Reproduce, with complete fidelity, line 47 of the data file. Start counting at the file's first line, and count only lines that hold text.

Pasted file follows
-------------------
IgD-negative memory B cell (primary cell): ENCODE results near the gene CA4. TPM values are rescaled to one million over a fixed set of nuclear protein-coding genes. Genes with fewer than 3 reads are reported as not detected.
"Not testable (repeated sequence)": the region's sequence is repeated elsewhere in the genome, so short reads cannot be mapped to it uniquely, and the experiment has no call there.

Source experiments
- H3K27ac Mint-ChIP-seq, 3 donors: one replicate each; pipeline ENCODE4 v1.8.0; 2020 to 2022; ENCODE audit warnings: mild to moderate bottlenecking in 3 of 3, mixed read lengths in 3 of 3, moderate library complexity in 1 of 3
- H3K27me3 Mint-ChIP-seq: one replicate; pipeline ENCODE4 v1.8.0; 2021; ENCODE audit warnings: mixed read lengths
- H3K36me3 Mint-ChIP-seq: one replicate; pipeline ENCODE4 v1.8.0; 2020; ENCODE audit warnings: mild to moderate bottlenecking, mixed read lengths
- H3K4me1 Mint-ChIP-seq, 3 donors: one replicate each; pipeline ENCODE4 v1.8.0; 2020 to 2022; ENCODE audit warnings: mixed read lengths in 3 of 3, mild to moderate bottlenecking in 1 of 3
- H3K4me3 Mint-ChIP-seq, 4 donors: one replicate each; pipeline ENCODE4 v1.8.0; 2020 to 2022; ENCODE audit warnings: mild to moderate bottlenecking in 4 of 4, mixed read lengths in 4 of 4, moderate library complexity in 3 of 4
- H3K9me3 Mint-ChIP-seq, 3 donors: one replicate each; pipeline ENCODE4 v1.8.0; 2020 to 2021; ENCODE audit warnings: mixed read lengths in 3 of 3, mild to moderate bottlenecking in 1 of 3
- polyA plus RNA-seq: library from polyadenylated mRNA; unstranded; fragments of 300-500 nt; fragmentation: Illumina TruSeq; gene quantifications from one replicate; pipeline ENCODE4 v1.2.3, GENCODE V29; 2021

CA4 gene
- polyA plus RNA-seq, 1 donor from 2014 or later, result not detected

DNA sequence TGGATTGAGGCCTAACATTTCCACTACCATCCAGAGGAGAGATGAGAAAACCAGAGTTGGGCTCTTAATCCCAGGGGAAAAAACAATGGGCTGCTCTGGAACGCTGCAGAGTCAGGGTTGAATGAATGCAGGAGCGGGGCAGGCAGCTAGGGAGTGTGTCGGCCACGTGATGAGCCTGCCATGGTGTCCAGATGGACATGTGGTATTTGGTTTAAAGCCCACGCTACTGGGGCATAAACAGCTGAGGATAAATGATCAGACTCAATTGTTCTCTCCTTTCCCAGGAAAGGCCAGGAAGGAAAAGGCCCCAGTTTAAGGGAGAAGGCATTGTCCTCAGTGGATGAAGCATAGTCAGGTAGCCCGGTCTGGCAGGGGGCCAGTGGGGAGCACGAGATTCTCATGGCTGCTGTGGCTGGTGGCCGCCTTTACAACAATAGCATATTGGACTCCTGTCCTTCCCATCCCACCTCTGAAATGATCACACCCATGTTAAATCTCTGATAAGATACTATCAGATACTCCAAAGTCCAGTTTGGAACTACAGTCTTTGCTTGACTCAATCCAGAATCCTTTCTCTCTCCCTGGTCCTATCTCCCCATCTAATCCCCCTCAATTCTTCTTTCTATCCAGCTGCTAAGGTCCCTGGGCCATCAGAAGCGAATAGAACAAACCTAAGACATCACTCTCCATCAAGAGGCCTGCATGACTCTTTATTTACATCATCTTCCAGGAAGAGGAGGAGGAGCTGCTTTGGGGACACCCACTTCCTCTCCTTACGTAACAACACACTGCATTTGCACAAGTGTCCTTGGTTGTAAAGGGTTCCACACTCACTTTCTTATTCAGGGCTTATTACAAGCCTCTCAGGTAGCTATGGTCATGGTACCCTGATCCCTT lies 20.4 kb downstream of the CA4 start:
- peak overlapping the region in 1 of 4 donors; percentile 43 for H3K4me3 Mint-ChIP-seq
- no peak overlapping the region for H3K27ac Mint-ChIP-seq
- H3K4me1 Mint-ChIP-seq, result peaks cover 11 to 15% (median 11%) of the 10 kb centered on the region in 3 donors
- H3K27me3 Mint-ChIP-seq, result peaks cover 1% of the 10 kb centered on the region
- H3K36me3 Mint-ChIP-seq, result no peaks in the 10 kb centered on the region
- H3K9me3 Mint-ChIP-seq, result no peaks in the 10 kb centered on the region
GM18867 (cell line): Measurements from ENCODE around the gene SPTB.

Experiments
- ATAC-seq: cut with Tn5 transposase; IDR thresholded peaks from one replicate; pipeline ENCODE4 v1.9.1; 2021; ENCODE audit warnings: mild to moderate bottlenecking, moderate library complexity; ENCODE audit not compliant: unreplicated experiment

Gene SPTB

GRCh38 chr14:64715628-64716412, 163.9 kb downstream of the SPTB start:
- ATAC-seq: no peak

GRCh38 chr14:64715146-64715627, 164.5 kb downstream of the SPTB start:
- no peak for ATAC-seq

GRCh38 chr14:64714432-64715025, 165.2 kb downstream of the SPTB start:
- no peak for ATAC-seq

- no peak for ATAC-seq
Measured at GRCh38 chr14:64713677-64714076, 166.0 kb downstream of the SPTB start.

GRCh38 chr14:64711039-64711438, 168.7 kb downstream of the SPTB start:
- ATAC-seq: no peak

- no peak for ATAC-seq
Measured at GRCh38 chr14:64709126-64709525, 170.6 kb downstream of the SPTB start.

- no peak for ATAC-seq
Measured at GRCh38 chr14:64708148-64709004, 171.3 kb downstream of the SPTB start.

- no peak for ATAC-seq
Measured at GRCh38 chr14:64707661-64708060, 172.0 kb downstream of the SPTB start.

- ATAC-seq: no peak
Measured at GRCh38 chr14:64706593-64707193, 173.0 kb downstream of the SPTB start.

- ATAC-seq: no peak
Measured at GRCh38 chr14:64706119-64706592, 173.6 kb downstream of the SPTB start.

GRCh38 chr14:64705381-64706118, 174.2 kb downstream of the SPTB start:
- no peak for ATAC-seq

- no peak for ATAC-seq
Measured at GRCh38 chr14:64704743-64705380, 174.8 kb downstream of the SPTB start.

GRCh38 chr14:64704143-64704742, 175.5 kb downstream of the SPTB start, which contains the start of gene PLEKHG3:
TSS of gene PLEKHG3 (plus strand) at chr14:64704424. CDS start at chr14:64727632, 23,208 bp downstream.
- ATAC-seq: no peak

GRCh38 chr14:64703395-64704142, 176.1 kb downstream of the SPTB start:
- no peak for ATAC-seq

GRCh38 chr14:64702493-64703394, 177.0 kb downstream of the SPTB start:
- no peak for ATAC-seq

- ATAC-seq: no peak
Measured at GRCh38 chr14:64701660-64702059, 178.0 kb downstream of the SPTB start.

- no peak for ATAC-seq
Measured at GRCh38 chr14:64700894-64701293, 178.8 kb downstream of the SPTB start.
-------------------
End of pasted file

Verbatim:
Measured at GRCh38 chr14:64704743-64705380, 174.8 kb downstream of the SPTB start.